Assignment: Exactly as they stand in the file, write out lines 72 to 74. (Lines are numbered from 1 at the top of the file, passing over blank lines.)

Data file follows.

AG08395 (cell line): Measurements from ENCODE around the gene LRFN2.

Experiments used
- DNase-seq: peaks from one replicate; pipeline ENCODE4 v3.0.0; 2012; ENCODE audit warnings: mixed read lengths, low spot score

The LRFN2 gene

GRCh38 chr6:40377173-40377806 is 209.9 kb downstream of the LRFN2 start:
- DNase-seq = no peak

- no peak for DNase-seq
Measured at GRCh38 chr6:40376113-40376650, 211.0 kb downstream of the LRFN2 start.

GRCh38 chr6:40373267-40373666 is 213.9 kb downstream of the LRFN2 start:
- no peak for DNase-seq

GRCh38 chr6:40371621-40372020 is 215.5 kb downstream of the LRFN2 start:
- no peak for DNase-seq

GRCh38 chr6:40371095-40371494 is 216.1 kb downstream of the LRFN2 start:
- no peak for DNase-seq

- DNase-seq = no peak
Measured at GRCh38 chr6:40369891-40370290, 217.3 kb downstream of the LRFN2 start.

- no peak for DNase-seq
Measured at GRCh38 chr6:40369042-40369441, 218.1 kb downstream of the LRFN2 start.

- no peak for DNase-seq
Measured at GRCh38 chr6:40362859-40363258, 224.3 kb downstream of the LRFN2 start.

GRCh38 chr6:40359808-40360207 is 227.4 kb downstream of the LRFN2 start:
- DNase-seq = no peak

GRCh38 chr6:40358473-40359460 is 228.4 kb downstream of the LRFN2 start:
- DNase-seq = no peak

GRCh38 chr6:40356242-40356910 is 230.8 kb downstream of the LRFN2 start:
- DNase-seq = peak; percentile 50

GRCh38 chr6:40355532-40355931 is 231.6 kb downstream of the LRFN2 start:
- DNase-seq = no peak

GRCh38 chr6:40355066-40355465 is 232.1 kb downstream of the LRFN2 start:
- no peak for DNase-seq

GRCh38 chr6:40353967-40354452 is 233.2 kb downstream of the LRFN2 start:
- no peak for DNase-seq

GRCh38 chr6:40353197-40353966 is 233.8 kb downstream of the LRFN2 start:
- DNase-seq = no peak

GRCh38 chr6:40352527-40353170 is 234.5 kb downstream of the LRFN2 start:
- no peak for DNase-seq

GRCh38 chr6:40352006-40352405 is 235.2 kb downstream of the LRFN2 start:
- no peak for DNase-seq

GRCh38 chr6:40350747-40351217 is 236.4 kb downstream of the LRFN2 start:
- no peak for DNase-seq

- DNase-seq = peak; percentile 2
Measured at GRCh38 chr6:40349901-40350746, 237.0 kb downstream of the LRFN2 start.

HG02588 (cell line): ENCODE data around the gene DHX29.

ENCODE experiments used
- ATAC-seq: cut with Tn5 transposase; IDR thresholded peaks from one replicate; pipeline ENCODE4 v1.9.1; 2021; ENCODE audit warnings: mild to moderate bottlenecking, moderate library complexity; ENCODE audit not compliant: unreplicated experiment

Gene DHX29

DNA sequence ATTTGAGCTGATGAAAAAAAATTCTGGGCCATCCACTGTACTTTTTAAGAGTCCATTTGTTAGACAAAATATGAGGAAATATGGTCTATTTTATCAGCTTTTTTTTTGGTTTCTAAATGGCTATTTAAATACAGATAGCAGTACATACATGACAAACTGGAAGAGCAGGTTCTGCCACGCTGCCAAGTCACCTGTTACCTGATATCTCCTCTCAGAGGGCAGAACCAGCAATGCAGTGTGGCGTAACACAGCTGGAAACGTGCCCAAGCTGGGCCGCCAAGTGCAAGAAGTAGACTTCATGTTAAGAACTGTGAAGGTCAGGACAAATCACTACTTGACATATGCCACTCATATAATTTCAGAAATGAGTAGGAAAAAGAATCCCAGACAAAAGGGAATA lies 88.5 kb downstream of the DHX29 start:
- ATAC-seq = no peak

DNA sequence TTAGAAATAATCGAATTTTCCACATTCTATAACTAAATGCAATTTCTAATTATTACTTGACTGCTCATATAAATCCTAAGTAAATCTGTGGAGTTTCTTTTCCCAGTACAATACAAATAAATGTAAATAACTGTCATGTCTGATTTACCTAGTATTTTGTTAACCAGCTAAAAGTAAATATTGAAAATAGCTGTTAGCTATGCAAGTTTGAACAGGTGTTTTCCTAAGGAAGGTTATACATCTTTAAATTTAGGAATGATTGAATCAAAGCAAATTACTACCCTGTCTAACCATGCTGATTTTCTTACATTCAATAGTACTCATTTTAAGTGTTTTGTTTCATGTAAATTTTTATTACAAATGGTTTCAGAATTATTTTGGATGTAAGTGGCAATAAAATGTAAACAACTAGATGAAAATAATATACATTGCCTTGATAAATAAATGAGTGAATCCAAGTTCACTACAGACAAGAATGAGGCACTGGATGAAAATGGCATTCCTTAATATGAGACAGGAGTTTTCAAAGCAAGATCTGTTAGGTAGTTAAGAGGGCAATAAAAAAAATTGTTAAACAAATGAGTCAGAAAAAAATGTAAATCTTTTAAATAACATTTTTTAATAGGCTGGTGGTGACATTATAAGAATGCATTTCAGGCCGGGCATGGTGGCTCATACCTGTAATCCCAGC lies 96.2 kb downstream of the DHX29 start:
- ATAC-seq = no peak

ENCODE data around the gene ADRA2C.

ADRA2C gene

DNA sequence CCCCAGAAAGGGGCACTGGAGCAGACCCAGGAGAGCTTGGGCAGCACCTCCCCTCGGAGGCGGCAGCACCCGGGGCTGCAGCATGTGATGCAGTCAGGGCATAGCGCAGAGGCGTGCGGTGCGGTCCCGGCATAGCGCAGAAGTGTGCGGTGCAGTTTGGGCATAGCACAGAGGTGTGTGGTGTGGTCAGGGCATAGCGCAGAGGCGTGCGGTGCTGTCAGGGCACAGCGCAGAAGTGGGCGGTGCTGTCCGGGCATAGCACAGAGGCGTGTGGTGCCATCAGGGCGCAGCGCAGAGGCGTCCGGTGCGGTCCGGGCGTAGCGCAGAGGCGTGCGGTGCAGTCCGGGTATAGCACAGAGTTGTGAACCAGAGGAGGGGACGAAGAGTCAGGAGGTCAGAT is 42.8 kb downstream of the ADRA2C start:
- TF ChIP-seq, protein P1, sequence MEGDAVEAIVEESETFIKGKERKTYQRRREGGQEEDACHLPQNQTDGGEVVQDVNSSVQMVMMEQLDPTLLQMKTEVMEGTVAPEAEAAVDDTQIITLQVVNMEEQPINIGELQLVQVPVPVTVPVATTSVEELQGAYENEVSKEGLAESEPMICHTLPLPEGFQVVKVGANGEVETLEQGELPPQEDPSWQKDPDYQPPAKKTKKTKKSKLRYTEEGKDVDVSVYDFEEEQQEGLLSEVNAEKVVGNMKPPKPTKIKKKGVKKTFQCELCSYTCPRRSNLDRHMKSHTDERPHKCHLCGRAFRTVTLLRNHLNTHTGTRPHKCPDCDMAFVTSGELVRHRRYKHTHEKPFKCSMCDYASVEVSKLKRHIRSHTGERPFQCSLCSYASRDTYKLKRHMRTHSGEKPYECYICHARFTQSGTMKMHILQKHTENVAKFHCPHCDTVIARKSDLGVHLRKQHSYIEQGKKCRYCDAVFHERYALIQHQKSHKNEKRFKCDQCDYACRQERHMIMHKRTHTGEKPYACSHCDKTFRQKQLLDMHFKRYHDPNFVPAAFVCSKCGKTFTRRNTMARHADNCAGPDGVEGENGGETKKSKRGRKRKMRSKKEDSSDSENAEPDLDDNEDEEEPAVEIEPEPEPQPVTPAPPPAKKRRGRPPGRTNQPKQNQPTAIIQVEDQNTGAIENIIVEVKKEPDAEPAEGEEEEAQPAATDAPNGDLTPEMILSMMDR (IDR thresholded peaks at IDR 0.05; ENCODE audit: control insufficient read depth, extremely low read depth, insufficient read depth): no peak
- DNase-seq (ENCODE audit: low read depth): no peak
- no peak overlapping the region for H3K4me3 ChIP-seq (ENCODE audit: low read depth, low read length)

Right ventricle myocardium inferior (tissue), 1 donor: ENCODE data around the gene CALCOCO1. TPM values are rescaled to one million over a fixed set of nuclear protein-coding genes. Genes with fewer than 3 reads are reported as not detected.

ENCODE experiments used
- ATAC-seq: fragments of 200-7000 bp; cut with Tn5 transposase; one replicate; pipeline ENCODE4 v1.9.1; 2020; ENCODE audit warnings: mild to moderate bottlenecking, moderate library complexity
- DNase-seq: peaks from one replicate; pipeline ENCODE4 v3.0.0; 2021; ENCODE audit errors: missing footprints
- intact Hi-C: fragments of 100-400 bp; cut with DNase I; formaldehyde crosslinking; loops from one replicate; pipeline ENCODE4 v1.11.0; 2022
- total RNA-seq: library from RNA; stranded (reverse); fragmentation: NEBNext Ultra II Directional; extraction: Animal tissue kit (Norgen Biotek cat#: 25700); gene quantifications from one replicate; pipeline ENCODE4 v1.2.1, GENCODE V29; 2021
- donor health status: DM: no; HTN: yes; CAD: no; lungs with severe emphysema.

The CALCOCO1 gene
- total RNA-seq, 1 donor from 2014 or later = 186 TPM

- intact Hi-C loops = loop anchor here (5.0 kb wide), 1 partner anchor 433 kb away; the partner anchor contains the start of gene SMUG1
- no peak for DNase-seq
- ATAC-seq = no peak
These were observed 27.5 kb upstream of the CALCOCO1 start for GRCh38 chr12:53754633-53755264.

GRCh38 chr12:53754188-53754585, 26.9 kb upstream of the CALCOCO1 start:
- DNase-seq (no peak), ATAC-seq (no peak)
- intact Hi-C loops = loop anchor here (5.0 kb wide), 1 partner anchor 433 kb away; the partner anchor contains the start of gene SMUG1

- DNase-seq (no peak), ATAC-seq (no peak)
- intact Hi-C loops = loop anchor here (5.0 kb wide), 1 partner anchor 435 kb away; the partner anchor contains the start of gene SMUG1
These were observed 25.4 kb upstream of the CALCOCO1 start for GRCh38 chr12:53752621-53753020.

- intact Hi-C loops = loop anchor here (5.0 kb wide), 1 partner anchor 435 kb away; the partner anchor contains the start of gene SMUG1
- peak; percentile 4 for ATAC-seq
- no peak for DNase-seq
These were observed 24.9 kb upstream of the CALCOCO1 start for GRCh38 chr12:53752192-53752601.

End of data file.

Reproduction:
- intact Hi-C loops = loop anchor here (5.0 kb wide), 1 partner anchor 433 kb away; the partner anchor contains the start of gene SMUG1

- DNase-seq (no peak), ATAC-seq (no peak)
- intact Hi-C loops = loop anchor here (5.0 kb wide), 1 partner anchor 435 kb away; the partner anchor contains the start of gene SMUG1